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8.555905 - REGER, M.: Organ Works, Vol. 4 - Chorale Fantasia on Wie schon leucht uns der Morgenstern / Organ Pieces (J. Still)
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Max Reger (1873-1916): Organ Works • 4

Max Reger (1873-1916): Organ Works • 4

Chorale Fantasia on „Wie schön leucht uns der Morgenstern“

Organ Pieces, Op. 59, Nos. 7-9 and 10-12       

Introduction and Passacaglia in F minor, Op. 63        

Chorale Fantasia on „Halleluja! Gott zu loben, bleibe meine Seelenfreud’!“


Max Reger owed his earlier interest in music to the example and enthusiasm of his father, a schoolmaster and amateur musician, and his early training to the town organist of Weiden, Adalbert Lindner. Reger was born in 1873 at Brand in the Upper Palatinate, Bavaria. The following year the family moved to Weiden and it was there that he spent his childhood and adolescence, embarking on a course of training as a teacher when he left school. Lindner had sent examples of Reger’s early compositions to his own former teacher, Hugo Riemann, who accepted Reger as a pupil, at first in Sondershausen and then, as his assistant, in Wiesbaden. Military service, which affected Reger’s health and spirits, was followed by a period at home with his parents in Weiden and a continuing series of compositions, in particular for the organ, including a monumental series of chorale fantasias and other compositions, often, it seems, designed to challenge the technique of his friend Karl Straube, a noted performer of Reger’s organ music.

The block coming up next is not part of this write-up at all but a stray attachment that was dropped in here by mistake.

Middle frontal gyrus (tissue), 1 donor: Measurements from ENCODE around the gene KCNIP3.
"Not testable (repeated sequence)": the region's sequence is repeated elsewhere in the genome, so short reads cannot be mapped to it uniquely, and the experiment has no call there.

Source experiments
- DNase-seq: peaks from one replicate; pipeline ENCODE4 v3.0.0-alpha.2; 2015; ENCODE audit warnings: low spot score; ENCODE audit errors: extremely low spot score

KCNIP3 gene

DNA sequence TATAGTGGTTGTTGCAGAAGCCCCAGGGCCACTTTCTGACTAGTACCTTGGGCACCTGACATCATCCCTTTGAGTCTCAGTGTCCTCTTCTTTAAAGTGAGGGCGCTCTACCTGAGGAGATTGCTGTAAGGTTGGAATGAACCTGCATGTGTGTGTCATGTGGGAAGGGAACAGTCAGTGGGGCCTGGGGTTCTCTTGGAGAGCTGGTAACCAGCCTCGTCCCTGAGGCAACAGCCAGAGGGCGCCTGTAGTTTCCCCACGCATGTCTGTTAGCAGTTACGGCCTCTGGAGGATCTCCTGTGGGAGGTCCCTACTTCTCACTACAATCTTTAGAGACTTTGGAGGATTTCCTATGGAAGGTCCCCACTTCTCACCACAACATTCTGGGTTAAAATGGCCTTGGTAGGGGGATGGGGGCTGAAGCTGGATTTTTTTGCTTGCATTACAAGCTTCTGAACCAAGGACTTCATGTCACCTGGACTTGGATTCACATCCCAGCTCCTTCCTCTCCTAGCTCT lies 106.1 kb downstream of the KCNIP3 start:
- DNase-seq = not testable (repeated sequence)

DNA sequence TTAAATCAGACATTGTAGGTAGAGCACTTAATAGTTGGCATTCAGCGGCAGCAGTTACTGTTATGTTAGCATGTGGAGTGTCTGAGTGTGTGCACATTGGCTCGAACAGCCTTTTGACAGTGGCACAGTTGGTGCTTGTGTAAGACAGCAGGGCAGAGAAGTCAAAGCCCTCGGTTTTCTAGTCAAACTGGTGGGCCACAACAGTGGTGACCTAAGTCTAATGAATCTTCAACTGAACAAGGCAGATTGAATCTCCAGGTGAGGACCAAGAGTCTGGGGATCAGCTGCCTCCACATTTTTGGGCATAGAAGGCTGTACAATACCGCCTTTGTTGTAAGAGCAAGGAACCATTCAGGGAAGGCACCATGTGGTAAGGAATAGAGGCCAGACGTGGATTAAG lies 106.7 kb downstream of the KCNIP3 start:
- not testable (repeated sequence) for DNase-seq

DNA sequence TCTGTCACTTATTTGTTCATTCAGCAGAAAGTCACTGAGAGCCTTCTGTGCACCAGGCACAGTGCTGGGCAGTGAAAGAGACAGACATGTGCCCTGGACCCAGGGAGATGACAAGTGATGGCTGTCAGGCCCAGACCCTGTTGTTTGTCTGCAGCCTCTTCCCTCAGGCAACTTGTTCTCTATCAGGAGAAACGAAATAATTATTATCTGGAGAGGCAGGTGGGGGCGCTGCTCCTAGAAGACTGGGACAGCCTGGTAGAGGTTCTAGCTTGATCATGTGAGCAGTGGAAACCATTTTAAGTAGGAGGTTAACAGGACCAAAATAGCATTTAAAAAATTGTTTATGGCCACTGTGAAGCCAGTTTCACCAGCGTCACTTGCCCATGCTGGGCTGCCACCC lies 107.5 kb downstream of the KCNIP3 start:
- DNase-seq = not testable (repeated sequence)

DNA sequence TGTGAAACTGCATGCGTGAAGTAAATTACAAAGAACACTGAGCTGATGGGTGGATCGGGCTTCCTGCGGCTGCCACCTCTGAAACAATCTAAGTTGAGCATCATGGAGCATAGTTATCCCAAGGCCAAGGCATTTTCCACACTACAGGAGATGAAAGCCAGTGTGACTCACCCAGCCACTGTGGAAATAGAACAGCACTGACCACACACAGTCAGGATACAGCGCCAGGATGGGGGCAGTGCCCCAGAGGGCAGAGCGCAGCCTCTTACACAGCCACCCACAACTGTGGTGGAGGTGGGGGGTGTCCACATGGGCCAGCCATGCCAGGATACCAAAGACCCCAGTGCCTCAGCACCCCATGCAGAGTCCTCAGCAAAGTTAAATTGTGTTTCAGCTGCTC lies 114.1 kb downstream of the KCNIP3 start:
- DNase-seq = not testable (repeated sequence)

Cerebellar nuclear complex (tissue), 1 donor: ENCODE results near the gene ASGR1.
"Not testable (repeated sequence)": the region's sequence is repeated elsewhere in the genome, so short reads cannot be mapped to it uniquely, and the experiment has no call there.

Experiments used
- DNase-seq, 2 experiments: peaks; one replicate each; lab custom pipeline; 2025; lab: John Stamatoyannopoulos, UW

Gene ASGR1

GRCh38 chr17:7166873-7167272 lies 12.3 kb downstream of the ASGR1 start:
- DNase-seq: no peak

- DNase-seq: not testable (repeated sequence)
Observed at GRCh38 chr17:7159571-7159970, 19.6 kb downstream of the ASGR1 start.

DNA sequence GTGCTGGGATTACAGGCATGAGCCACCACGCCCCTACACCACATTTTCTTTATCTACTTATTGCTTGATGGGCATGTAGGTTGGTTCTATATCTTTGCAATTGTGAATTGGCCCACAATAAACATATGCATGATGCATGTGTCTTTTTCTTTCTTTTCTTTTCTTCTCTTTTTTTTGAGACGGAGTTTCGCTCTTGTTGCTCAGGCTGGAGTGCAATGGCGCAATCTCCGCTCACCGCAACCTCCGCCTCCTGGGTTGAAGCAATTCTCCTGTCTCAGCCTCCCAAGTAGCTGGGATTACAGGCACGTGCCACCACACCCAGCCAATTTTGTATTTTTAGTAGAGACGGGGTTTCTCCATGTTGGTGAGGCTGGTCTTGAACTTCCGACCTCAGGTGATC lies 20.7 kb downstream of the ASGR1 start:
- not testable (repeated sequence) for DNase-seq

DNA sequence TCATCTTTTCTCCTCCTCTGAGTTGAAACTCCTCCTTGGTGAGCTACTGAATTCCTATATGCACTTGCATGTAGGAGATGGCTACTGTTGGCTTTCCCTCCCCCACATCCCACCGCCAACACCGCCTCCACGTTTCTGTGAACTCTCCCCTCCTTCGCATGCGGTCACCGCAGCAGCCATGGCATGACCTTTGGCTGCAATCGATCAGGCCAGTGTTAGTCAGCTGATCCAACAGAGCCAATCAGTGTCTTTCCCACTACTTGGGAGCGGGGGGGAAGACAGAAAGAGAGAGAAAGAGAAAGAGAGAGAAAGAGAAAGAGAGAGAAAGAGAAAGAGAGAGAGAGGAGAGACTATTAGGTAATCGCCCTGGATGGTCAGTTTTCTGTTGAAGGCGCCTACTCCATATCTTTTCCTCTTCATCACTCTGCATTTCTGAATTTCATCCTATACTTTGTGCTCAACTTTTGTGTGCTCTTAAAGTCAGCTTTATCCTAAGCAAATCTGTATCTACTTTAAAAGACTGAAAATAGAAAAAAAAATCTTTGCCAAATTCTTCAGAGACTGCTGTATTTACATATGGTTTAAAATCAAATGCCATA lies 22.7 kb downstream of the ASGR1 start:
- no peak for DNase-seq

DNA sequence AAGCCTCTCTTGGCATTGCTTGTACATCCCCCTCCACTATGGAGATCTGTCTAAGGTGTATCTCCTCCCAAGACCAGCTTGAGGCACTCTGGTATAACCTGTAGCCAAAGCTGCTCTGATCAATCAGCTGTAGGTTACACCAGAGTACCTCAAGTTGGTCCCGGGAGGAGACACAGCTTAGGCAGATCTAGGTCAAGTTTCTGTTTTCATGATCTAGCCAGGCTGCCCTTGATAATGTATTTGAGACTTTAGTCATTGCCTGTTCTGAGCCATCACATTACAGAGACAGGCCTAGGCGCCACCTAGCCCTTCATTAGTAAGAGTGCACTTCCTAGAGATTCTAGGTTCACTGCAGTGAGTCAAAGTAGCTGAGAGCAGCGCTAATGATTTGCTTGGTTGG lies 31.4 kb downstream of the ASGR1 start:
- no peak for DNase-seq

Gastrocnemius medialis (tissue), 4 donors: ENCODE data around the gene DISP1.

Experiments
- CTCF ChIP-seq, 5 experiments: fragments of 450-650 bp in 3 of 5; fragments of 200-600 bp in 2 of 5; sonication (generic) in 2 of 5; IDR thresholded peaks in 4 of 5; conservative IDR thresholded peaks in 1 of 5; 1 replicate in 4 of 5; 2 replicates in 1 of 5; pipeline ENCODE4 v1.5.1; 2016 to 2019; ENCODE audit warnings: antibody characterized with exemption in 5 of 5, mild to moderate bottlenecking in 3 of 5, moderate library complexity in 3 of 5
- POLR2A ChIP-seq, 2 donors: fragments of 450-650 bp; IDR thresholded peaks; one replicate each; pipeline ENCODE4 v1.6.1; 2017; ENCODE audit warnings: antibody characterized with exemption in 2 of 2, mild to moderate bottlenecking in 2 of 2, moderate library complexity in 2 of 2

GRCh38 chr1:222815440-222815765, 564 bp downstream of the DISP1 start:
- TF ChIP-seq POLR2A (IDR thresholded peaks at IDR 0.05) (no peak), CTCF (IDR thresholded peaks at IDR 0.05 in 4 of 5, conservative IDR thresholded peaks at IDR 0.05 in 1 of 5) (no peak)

In 1901 Reger moved to Munich, where he spent the next six years. His position in musical life was in some ways an uneasy one, since he was seen as a champion of absolute music and as hostile, at this time, to programme music, to the legacy of Wagner and Liszt. He was successful, however, as a pianist and was gradually able to find an audience for his music. The period in Munich brought the composition of his Sinfonietta, of chamber music, and of fine sets of keyboard variations on themes by Bach and Beethoven, followed in later years by his well-known variations on a theme by Mozart.


1907 brought a change in Reger’s life, when he took the position of professor of composition at the University of Leipzig, at a time when his music was reaching a much wider public. This was supported by his own distinction as a performer and concert appearances in London, St Petersburg, the Netherlands, and Austria, and throughout Germany. In 1911 he was invited by the Duke of Saxe-Meiningen to become conductor of the court orchestra, an ensemble established by Hans von Bülow and once conducted by Richard Strauss, at the outset of his career. Reger held this position until the beginning of the war, when the orchestra was disbanded, an event that coincided with his own earlier intention to resign. He spent his final years based in Jena, but continuing his active career as a composer and as a concert performer. He died in Leipzig in May 1916 on his way back from a concert tour of the Netherlands.


The music of Max Reger has a special position in organ repertoire, and he is regarded by many as the greatest German composer of organ music since Bach. A Catholic himself, he nevertheless drew on Lutheran tradition and the rich store of chorales, the inspiration for chorale preludes, chorale fantasias and other works. The esteem in which his organ compositions were held even in his own time owed much to the advocacy of Karl Straube, also a pupil of Riemann and from 1902 organist at the Thomaskirche in Leipzig.